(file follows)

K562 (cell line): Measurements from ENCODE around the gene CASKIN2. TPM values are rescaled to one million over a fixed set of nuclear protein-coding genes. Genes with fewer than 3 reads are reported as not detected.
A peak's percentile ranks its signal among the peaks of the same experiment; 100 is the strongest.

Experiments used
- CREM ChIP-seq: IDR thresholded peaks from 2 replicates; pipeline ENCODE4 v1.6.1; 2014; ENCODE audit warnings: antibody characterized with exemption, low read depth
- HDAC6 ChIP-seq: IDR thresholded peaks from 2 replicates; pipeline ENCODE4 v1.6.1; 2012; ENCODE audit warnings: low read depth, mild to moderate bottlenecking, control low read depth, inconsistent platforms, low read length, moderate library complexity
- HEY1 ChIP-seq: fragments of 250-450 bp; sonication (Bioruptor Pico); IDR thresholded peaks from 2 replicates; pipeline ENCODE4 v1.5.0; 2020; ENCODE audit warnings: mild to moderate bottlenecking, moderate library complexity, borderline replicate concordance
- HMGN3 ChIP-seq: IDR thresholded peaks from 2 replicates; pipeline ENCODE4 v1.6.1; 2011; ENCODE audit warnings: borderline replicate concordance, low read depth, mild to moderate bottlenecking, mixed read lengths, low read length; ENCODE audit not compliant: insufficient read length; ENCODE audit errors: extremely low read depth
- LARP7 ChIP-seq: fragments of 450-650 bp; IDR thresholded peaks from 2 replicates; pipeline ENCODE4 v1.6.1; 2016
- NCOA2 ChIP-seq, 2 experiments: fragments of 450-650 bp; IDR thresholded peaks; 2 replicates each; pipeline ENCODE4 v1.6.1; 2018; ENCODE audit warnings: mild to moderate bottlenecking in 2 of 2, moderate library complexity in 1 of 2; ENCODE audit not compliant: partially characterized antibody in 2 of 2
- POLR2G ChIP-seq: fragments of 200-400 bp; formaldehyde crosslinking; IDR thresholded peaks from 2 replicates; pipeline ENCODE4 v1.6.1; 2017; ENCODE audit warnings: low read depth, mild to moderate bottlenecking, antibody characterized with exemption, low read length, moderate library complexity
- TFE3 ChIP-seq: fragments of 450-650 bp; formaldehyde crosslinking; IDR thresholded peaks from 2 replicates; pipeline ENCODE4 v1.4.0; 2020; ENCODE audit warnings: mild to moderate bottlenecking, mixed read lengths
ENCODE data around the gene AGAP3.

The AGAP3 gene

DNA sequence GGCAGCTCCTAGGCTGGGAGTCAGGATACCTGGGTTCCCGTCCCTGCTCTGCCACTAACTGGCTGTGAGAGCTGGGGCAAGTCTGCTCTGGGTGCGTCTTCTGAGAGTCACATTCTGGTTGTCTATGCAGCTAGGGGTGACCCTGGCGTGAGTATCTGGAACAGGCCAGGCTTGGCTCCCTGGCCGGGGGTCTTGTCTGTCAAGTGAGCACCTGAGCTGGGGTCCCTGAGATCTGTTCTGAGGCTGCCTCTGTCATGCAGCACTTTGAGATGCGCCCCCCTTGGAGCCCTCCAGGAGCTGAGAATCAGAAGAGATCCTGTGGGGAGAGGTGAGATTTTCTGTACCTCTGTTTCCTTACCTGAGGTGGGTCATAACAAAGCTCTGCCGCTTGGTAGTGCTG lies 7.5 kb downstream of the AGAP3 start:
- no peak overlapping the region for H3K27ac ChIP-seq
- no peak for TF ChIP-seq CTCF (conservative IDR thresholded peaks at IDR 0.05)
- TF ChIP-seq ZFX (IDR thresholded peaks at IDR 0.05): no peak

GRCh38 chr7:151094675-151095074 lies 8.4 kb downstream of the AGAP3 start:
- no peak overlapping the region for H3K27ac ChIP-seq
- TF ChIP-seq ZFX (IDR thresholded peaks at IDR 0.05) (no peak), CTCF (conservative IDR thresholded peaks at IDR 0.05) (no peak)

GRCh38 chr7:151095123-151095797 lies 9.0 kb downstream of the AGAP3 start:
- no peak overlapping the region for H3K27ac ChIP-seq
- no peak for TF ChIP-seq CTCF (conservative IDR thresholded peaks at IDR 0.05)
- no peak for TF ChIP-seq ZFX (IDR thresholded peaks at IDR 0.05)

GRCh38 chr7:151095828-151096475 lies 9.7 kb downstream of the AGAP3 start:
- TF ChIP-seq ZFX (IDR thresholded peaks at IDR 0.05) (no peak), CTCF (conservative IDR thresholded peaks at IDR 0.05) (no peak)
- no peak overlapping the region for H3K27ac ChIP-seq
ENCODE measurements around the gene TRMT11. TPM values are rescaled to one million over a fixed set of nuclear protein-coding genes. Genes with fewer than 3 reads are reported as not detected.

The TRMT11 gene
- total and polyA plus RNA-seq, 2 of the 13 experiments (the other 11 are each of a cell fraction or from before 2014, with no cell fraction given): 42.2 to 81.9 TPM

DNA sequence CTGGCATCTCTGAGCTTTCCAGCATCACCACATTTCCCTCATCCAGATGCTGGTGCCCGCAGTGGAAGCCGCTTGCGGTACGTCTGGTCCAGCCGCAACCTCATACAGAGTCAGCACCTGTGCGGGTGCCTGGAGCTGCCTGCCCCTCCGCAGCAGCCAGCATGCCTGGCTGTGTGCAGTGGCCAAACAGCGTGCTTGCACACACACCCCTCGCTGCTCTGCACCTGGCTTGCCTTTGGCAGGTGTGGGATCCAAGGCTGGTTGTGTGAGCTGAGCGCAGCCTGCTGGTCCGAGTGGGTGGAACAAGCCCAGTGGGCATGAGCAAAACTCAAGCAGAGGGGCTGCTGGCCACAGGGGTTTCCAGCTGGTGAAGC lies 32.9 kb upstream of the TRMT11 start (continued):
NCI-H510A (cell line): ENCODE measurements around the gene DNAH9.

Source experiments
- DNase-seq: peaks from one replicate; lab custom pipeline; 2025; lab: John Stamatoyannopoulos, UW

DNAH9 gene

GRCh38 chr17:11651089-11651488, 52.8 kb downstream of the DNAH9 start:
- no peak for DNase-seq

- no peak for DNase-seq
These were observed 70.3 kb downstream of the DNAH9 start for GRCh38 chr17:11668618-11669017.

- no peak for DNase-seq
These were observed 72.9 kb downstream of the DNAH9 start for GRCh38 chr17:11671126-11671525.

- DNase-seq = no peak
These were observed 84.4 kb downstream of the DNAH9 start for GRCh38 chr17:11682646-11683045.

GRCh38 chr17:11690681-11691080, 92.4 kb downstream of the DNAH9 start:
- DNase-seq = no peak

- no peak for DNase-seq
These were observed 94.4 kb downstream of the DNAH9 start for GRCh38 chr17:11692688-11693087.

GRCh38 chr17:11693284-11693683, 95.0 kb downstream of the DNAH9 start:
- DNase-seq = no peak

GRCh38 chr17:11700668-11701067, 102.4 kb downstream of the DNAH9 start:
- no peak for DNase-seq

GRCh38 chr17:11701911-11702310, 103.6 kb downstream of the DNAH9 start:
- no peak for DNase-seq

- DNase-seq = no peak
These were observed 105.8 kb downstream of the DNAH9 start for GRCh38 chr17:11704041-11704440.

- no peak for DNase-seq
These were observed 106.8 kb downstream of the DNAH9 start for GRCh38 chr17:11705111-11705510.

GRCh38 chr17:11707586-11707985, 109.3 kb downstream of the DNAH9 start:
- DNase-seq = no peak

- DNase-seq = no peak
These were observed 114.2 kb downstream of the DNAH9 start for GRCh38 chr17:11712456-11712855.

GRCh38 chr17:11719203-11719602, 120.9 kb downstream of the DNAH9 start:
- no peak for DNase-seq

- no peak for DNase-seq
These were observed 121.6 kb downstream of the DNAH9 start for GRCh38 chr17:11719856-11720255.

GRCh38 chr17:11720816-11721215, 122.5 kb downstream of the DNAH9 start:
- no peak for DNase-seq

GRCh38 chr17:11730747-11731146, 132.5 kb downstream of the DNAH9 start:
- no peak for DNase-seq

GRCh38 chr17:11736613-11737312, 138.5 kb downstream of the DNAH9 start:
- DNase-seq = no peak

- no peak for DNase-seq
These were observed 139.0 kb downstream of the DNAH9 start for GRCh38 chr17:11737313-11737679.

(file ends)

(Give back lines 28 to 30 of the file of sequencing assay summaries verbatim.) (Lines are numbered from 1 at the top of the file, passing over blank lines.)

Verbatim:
ENCODE measurements around the gene TRMT11. TPM values are rescaled to one million over a fixed set of nuclear protein-coding genes. Genes with fewer than 3 reads are reported as not detected.

The TRMT11 gene
- total and polyA plus RNA-seq, 2 of the 13 experiments (the other 11 are each of a cell fraction or from before 2014, with no cell fraction given): 42.2 to 81.9 TPM